Claims of "clean" energy uncovered for Vermont's next high emissions biomass plant

Written comments on the draft air permit for the North Springfield, Vermont biomass plant (aka the “Winstanley” plant) were due to the Vermont Agency of Natural Resources on September 10th.  PFPI submitted a letter not only on the air permit, but also a critique of the “fuel availability” study conducted by Innovative Natural Resource Solutions for both the North Springfield plant and the Beaver Fair Haven biomass/pellet manufacturing facility.
 
 
An outline of our comments on the air permit:
  • The facility rating in MWe does not match what has been filed at the PSB 
  • Potential to emit has been calculated incorrectly       
  • The two boiler capacity values are unconventional and confusing    
  • Stack height is inadequate     
  • SIL and SIA modeling results are obfuscated and appear to have been misrepresented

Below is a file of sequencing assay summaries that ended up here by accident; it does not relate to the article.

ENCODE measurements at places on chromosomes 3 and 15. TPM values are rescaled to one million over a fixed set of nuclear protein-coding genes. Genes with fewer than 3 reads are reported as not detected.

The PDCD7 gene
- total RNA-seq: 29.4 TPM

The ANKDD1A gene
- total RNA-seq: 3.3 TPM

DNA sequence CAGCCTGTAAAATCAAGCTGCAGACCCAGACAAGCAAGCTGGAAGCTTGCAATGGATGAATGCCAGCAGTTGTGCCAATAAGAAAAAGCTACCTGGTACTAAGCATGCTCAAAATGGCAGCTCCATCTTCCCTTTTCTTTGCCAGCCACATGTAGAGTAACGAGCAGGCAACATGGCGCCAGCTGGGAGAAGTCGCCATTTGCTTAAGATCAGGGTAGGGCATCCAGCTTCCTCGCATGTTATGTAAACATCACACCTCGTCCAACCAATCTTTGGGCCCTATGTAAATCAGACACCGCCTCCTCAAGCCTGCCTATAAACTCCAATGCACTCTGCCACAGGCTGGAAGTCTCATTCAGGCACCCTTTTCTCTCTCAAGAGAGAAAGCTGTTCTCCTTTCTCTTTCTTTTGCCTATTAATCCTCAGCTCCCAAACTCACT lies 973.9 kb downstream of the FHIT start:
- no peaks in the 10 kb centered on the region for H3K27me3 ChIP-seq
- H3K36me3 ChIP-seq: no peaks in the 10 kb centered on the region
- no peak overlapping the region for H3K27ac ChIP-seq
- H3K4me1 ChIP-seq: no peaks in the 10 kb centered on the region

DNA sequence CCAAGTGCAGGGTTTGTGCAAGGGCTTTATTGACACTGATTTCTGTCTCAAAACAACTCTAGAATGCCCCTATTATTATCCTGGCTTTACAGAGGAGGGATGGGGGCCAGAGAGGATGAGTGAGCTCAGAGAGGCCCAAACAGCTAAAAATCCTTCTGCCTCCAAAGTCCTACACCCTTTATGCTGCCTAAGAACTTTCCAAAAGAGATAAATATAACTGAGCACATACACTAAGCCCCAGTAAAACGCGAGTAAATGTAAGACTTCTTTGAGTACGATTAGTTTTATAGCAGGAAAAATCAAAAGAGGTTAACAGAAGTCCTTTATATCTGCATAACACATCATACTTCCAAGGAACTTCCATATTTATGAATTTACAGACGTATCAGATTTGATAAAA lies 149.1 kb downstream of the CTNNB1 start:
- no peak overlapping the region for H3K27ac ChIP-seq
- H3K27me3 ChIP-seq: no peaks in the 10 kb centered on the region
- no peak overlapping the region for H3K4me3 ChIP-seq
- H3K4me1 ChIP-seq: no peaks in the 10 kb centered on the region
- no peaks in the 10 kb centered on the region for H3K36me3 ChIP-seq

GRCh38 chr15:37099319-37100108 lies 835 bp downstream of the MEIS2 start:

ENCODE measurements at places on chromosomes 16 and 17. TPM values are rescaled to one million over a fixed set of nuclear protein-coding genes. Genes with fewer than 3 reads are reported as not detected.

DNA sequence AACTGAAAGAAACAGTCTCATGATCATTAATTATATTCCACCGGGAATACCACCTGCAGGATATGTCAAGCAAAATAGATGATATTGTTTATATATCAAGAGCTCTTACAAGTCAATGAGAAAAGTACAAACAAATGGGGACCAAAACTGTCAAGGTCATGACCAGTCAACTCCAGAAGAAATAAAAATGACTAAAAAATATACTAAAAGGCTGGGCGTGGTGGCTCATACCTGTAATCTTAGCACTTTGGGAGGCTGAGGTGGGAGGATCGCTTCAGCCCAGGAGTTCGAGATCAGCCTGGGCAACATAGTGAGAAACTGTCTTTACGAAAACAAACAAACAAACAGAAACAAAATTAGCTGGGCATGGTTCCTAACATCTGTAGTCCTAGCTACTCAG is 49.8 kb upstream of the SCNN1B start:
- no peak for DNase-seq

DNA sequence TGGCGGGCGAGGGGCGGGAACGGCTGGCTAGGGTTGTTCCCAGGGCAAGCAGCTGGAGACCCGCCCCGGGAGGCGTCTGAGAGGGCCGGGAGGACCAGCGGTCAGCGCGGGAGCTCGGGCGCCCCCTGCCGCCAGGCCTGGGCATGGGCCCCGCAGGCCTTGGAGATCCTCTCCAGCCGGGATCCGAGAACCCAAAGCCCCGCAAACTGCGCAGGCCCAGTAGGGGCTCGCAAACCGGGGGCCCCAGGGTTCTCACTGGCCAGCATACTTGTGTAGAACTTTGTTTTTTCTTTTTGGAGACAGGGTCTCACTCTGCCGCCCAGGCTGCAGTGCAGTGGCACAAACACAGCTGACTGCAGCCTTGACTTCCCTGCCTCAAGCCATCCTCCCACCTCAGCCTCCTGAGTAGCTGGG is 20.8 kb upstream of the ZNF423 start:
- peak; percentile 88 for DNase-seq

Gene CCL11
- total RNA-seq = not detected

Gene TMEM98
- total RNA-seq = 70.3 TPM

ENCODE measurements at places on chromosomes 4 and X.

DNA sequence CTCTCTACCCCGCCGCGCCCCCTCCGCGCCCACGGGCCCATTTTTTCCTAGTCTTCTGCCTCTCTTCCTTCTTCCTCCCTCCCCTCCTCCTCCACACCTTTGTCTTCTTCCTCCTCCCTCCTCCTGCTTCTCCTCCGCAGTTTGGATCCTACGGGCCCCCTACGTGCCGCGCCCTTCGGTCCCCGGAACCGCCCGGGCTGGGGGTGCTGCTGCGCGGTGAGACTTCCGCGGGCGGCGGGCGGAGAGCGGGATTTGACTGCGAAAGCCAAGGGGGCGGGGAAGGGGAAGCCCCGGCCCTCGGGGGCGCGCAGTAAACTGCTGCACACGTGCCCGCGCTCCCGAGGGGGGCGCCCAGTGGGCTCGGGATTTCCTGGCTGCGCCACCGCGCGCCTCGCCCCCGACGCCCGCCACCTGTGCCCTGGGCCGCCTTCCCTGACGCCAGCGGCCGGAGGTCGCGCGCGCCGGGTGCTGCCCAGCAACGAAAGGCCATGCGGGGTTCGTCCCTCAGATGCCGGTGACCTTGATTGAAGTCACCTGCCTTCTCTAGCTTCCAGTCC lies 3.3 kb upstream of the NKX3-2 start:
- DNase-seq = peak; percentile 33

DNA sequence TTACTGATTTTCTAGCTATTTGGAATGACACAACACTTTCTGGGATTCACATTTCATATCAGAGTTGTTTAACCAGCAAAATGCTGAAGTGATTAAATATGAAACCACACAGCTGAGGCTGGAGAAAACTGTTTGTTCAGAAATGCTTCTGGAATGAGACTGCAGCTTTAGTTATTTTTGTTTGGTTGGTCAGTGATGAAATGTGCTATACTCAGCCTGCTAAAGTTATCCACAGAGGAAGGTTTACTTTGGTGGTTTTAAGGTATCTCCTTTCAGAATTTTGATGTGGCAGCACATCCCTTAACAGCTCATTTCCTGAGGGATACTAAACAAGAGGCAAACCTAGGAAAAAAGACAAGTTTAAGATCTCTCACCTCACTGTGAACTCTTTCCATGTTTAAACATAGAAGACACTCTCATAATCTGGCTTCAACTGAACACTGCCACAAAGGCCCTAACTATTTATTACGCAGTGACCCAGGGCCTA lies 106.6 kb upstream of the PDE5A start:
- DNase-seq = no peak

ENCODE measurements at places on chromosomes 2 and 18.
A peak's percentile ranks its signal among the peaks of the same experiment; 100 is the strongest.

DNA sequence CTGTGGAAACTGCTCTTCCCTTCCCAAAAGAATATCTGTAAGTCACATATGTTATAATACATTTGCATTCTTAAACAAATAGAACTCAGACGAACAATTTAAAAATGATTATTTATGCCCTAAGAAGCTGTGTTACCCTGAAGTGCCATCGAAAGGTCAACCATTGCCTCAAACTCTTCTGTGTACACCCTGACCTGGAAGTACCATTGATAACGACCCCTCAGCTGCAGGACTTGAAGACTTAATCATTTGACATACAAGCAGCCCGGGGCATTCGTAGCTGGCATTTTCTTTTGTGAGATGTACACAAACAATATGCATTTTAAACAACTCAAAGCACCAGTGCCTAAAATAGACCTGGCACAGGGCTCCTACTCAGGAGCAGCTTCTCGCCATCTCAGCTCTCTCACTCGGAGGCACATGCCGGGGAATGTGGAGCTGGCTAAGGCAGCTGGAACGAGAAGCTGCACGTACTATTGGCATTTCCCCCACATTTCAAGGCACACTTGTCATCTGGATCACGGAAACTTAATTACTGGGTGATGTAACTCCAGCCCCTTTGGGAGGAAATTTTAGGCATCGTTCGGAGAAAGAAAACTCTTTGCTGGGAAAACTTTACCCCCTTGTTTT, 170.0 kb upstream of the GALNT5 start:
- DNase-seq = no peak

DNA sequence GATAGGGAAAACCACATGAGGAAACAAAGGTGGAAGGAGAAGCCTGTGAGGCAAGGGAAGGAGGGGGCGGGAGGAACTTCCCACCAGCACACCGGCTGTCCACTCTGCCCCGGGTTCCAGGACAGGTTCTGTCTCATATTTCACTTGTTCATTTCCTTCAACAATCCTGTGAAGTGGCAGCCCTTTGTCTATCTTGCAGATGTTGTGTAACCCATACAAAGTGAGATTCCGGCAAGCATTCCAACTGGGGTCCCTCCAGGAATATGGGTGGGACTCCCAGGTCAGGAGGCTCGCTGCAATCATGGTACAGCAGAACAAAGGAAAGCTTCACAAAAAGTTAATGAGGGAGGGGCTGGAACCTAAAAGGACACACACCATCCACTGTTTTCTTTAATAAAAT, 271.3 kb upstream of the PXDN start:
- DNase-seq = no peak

• MSER for CO is not really the most stringent emission rate 
  • The VOC emission rate is unlikely to be achieved    
  • The facility should be considered a major source for HAPs 
  • Organic HAPS emissions alone will likely exceed 25 tons   
  • The absence of acid gas controls makes staying below 10 tons of HCl highly unlikely       
  • The applicant has consistently underestimated HAPs emissions       
  • The discussion of BACT for greenhouse gases is inadequate           
  • The INRS fuel availability study misrepresents supply; wood supply is inadequate
 
  • The INRS studies downplay or ignore greenhouse gas emissions from biomass energy      
  • INRS reports overestimate biomass fuel availability 
  • Large areas of land are not legally harvestable or do not contain trees         
  • The INRS studies do not fully account for existing use of low grade wood
  • Assumption that 50% of forestry residues are available as fuel is unrealistic           
  • Biomass harvesting relies on other harvesting for commercial viability        
  • INRS projections rely on destructive harvesting practices, low-cost fuel, and lack of competition 
  • Other biomass studies estimate lower fuel availability          
 

   

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